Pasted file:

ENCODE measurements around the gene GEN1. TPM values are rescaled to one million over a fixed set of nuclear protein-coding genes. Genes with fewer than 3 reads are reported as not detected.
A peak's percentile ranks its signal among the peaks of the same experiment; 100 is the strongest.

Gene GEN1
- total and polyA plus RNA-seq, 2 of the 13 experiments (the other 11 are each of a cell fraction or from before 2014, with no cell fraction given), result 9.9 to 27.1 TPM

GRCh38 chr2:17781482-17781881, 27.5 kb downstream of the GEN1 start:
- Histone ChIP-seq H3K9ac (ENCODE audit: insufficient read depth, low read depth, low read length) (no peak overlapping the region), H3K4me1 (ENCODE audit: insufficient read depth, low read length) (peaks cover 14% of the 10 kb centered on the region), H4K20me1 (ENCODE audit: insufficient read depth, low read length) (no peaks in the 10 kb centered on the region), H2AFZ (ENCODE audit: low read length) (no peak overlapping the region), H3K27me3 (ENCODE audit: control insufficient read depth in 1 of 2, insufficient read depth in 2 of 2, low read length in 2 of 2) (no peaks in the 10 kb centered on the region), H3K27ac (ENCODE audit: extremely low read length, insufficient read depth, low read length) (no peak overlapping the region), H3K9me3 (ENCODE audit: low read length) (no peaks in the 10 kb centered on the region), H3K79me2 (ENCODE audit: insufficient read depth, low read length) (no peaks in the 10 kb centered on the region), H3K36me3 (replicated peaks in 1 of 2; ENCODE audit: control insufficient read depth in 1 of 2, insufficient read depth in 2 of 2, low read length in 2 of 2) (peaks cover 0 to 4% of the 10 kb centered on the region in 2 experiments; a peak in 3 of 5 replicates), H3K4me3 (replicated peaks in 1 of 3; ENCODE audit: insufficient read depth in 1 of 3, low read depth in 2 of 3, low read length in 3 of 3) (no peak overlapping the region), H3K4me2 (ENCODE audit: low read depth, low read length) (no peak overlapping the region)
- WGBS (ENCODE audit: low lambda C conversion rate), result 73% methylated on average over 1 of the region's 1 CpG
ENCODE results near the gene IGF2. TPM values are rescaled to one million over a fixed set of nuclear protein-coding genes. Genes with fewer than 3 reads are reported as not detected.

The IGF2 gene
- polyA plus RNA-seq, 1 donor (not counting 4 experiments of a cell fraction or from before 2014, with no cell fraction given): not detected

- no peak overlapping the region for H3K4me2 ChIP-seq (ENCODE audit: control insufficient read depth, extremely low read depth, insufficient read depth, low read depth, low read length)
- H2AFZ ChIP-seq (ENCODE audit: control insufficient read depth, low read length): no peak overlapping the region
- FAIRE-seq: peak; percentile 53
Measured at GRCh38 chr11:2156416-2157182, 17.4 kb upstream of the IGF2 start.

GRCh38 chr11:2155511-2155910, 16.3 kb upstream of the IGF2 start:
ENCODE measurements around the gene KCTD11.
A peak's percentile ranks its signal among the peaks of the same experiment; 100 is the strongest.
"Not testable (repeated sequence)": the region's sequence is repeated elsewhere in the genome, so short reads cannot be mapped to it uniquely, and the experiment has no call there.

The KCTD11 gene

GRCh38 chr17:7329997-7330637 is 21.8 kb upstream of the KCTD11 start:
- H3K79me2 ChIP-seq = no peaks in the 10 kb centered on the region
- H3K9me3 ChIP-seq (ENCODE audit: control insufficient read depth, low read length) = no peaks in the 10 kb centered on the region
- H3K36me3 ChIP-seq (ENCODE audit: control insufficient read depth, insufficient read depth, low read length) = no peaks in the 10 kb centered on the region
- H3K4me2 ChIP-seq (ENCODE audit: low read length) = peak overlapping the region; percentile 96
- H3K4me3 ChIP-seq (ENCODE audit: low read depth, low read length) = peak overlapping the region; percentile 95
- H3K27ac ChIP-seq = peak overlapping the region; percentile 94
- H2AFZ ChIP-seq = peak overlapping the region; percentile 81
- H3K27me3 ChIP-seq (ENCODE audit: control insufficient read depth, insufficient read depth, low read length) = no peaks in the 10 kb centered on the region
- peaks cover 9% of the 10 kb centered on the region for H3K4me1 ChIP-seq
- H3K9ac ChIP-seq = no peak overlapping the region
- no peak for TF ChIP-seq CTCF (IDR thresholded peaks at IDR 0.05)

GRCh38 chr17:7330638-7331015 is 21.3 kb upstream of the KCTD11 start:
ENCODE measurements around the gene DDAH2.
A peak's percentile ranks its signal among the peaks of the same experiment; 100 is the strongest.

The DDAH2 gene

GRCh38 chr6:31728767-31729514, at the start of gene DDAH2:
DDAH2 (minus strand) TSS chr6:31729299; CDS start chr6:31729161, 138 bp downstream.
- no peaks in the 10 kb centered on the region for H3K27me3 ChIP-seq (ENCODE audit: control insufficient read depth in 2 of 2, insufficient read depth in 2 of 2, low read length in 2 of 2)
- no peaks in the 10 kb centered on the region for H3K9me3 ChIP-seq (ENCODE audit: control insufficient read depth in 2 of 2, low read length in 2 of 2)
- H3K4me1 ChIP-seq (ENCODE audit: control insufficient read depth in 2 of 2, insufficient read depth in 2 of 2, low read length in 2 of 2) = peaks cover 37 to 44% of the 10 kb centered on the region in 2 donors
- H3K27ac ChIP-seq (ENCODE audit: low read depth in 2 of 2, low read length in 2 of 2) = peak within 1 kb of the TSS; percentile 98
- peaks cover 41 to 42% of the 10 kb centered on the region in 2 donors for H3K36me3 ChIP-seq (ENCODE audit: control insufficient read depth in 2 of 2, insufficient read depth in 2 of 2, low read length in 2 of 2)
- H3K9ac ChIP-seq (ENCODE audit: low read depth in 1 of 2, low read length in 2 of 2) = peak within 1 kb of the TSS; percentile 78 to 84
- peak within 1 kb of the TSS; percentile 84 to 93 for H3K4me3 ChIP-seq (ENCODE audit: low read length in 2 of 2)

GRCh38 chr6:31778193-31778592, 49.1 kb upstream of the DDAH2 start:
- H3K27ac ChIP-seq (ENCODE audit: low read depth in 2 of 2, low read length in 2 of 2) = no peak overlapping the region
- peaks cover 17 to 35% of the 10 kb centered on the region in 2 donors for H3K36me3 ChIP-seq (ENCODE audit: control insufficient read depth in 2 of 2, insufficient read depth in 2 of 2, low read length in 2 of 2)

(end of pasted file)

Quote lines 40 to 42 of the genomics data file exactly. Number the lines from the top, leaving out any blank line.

- H3K4me1 ChIP-seq (ENCODE audit: control insufficient read depth in 2 of 2, insufficient read depth in 2 of 2, low read length in 2 of 2) = peaks cover 37 to 44% of the 10 kb centered on the region in 2 donors
- H3K27ac ChIP-seq (ENCODE audit: low read depth in 2 of 2, low read length in 2 of 2) = peak within 1 kb of the TSS; percentile 98
- peaks cover 41 to 42% of the 10 kb centered on the region in 2 donors for H3K36me3 ChIP-seq (ENCODE audit: control insufficient read depth in 2 of 2, insufficient read depth in 2 of 2, low read length in 2 of 2)